The Presentations

And so it began, ahead of schedule, why keep everyone waiting?  It was difficult to manage the order of presenters because we weren’t sure who was there first or in what order others were arriving.  A particularly zealous realtor, who had been in constant contact, was anxious to be first and so initiated the process.  A somewhat young agent, well-dressed, very polite; her clients, new to Canada, were a family of three and were waiting outside. 

It’s wise to have the client available in a multiple offer.  Should any changes need to be agreed upon, it can be dealt with right there.  Our first agent beamed about the creditworthiness of her clients and reverently covered the details of her offer to the attentive sellers seated around the table - including Margret.  The offer was strong, over asking and there was a deposit cheque, but she had subjects.  

Though this first offer had promise, expectations were high and we had 12 more to review.   One after another each agent sat down and presented the terms of their offers, some very professional and prepared, others looked like they had just finished a walk with the dog, then popped in last minute with an offer.  One of them brought his client right to the table and wrote in the dates and details through agreement with us.  Four agents brought bank drafts to show they indeed had the deposit, most were subject free, most were close to or over asking, but each was different and we kept the best on top.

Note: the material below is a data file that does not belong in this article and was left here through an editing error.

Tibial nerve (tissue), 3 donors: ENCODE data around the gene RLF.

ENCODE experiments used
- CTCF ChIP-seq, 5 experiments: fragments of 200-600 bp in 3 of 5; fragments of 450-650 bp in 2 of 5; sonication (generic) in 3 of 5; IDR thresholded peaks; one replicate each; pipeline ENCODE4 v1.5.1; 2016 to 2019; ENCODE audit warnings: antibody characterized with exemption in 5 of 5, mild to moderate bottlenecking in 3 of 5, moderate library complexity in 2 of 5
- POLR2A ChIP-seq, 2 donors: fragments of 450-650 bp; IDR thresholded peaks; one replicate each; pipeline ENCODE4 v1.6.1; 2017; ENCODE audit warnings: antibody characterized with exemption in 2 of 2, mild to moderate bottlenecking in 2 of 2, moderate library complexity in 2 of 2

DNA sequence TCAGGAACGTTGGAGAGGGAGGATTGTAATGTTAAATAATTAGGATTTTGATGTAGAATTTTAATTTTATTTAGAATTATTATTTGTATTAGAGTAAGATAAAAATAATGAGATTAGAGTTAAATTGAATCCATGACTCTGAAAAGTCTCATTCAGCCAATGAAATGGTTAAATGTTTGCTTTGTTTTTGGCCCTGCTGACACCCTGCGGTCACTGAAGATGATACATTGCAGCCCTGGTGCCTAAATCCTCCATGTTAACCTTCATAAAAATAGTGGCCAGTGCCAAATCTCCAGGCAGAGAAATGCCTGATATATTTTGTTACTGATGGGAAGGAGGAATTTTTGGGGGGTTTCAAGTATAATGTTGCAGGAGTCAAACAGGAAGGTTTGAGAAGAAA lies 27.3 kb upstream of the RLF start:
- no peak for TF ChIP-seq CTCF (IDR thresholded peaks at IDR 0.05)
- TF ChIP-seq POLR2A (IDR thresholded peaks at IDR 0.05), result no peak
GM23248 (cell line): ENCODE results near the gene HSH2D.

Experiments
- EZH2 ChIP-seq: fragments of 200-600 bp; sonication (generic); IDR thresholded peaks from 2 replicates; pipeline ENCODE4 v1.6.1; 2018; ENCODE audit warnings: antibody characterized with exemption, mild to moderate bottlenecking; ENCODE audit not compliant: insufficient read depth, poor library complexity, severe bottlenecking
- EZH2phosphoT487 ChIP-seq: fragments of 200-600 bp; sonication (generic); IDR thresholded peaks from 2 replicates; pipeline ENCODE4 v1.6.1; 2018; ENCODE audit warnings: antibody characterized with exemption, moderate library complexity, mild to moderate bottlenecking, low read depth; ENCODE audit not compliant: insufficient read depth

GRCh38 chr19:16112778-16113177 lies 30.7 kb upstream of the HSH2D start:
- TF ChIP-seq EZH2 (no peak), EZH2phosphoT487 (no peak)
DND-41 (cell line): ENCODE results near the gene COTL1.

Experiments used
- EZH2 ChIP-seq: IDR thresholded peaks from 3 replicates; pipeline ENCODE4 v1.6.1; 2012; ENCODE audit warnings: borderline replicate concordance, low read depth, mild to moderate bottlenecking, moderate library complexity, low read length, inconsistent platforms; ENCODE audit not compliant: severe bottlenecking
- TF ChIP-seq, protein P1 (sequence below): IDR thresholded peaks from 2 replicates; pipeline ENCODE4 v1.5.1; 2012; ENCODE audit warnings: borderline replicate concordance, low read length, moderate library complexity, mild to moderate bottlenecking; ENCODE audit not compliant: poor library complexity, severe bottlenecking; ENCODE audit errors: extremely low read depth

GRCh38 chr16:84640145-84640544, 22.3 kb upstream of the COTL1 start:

Some offered that Margret could stay in the house for little or no rent for a period of time, one suggested she pay market rent at $5,000 per month.  It was difficult for Margret to imagine paying $5,000 a month when she had paid $27,500 for the property to begin with.  We tried to explain this to the agent since financially his was one of the best, but he would only reduce it to $3,500.  

Agents revolved in and out of the door, introductions and presentations carried on.  There was continual interruption of my  phone ringing with calls to check on status and texts were jingling even more frequently.  These calls could not be ignored as each was potentially an integral part of the process.  To say it was hectic would not aptly describe the scene – it was madness. After a while Margret grew tired of the procession and began asking everyone if they wanted anything while she mulled about in the kitchen sorting out nuts and cookies.  She seemed a little bored, but the family was enjoying this and the tension turned to excitement as the money grew.